4. "Nooo! *** What the fuck with that shit man!"; as a retort to importuning on whether Searby had been there.
5. "Over here."; after being asked, "Which bedroom he was laying in." 6. "Everybody was sitting, everybody was sitting in the fucking living room."; in reply to where "they" were laying and who "they" were.[28]

         Two Eagle was subjected to express questioning or at least to the "functional equivalent" of it. Before entering the house, Officer Kumley had already interviewed Searby and obtained a statement from her as to what happened. He therefore should have known that conversations with everyone in a small room together were reasonably likely to generate incriminating responses from Two Eagle. Whether Kumley directed his questions to Two Eagle, to one or more of the group, or to the congregation as a whole does not matter.[29] The questions asked were ones that, from an objective standpoint, were designed to prompt, and lead Two Eagle to make, self-incriminating statements. Kumley knew Two Eagle would hear-the questions and would likely be induced - because Two Eagle was an active participant in the conversations going on - to say things that could later be used against him. Keeping in mind that the focal point is the suspect's perceptions and not the officer's state of mind, [30] the Court concludes that Two Eagle was subjected to interrogation - as that term has been defined and applied[31] - in dereliction of Miranda.

         4. Consent to Search Statements

         Two Eagle's statements consenting to a DNA (buccal) swab and to Officer Kumley taking clothing and other items[32] are, however, a different story. The reason is simple: A request to search is not an interrogation that triggers the protections of Miranda.

         A suspect's oral consent to search does not violate the Fifth Amendment because the consent is not "evidence of a testimonial or communicative nature."[33] Giving consent to swab the suspect's mouth or take his garments from him is not testimonial communication since it does not "relate a factual assertion or disclose information."[34]Although the suspect's consent may lead to the disclosure of incriminating evidence, that evidence is physical, and non-testimonial, in nature.[35]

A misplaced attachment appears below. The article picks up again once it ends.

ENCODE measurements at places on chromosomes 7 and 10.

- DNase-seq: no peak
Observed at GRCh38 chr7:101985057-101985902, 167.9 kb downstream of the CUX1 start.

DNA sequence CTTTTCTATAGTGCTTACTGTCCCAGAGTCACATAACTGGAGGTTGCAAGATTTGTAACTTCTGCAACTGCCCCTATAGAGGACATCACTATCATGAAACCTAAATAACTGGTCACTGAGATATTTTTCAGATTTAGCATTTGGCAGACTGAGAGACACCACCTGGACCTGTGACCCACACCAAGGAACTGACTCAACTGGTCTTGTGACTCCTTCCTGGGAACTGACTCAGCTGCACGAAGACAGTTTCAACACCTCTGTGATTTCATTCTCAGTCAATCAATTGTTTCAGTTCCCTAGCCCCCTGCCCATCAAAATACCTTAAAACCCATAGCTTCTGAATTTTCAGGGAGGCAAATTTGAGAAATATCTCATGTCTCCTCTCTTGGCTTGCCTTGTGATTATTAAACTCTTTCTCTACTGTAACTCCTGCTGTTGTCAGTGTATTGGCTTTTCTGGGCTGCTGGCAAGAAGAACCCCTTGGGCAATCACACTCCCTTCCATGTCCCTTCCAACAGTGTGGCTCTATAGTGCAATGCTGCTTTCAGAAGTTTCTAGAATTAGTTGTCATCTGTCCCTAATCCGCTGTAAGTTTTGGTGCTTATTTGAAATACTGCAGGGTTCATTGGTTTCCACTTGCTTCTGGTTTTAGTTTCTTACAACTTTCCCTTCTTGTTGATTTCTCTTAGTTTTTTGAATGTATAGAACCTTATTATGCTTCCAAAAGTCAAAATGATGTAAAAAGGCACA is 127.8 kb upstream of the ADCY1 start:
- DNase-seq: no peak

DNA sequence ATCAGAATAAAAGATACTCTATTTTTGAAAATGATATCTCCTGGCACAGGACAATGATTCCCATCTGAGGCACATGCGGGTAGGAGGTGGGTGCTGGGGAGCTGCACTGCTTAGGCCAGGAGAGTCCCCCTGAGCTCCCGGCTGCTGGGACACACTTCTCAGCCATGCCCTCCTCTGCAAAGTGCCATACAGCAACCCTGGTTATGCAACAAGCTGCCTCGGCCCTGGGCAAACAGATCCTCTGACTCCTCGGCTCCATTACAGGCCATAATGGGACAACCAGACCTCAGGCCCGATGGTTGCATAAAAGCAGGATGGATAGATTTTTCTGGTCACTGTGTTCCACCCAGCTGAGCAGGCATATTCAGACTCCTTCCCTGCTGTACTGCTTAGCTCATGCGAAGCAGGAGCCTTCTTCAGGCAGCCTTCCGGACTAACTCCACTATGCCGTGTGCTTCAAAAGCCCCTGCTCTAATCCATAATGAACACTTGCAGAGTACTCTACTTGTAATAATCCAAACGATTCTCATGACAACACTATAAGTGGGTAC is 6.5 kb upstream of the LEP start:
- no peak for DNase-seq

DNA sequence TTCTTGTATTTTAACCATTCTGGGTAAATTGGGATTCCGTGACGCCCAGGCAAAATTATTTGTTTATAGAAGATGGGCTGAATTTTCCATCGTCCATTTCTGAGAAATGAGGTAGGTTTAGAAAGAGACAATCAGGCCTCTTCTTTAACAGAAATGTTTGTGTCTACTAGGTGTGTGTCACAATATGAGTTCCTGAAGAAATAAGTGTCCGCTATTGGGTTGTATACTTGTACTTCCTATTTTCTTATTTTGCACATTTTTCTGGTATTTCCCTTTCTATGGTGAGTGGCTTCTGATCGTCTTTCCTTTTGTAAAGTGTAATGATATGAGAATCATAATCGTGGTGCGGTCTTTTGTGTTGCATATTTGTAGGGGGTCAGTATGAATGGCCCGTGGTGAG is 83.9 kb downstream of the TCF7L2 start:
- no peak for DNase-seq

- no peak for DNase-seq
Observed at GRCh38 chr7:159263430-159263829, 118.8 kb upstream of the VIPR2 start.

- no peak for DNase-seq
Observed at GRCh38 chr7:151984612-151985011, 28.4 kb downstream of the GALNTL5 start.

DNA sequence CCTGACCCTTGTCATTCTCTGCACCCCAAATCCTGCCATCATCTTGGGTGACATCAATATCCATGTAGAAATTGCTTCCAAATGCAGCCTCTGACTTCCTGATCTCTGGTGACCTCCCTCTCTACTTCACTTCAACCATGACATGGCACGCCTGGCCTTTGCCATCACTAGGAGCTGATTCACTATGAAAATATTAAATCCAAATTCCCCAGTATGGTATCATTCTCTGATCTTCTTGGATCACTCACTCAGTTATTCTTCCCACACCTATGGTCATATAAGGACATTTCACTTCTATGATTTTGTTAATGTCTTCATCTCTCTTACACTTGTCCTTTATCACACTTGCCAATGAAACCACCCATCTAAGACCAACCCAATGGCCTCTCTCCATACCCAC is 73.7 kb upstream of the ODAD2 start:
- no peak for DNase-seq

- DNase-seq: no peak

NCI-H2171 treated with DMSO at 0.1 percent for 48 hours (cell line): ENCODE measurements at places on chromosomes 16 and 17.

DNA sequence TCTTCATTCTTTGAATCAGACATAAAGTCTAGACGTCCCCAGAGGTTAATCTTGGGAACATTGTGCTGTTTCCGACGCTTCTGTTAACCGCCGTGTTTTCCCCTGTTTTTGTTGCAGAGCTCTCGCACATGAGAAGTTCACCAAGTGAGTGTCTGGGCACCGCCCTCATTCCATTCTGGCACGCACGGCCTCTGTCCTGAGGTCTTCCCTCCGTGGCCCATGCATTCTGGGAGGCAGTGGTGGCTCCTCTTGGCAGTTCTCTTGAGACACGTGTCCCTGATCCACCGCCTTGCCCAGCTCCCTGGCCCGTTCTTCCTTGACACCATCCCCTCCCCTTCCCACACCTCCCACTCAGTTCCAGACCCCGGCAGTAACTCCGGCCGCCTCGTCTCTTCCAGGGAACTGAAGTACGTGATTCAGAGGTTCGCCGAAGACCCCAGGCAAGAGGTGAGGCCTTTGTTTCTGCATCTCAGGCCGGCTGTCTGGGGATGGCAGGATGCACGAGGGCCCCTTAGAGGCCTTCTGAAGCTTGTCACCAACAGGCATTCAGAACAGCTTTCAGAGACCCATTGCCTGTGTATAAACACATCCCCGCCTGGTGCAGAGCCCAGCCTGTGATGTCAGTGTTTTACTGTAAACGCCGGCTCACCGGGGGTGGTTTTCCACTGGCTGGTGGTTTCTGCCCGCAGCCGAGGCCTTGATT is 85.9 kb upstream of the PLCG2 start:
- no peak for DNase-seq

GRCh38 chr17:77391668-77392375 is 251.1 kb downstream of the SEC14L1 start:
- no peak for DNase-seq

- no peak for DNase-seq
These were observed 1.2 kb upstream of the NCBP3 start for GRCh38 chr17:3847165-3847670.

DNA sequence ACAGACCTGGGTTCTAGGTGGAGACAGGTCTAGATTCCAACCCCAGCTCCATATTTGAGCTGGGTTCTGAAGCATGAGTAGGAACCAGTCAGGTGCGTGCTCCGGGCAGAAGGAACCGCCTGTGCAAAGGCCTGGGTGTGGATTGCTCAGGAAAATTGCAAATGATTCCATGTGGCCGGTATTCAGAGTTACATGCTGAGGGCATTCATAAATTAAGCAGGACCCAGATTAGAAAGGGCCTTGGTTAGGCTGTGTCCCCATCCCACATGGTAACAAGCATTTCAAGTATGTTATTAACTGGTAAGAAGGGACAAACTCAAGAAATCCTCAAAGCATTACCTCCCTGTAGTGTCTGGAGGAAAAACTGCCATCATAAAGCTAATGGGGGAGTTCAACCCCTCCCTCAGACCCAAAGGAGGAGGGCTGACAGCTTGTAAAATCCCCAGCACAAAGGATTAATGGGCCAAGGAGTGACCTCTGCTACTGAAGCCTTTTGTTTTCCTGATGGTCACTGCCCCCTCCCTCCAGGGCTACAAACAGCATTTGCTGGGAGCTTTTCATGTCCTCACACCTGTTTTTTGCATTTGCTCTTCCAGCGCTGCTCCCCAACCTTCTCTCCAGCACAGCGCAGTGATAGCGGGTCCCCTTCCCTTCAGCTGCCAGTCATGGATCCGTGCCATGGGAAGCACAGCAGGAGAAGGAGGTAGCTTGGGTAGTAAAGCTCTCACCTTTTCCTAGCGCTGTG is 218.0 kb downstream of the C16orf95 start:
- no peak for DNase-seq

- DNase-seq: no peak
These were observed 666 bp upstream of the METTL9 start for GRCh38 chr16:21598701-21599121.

This view comports with that taken by the Eighth Circuit and other federal circuits.[36] Inasmuch as neither Miranda nor the Fifth Amendment provide any basis for suppressing Two Eagle's statements consenting to searches of his person and apparel, his Motion - to this extent - should be denied.

         5. "Pass Out" Statement

         At some point toward the end of the parlay and while talking to Kelly and Vine, Two Eagle had this to say about Searby: "I didn't know that she was going to fucking pass out like that either."[37] Officer Kumley had spoken to Mission City Officer Andrew Red Bear (who had arrived to assist) about moving Searby to Red Bear's patrol car, but Kumley made no attempt to question anyone. Two Eagle's gratuitous and volunteered statement was not the product of interrogation. Nor was it otherwise derived from anything Kumley said or did. Miranda does not safeguard Two Eagle from making an unbidden admission under circumstances that Kumley neither initiated nor engendered.[38]

         6. Two Eagle's Susceptibilities

         In making its rulings as to the admissibility of Two Eagle's statements in the Government's case-in-chief, the Court has considered - as it must - whether he had any peculiar susceptibilities.[39] He did not - at least that Officer Kumley was aware of. Officer Kumley had never met Two Eagle before and had no knowledge of Two Eagle having any distinctive vulnerabilities or propensities to make sudden impromptu remarks.[40] Whatever stimulus Kumley's words or actions in the living room that night may have created, it did not rise to the level of interrogation so as to require the exclusion of Two Eagle's unsolicited statements.[41]

         B. Voluntariness

         Two Eagle also claims that the statements he made at the house were involuntary under the Fifth Amendment. He seeks to exclude these statements ...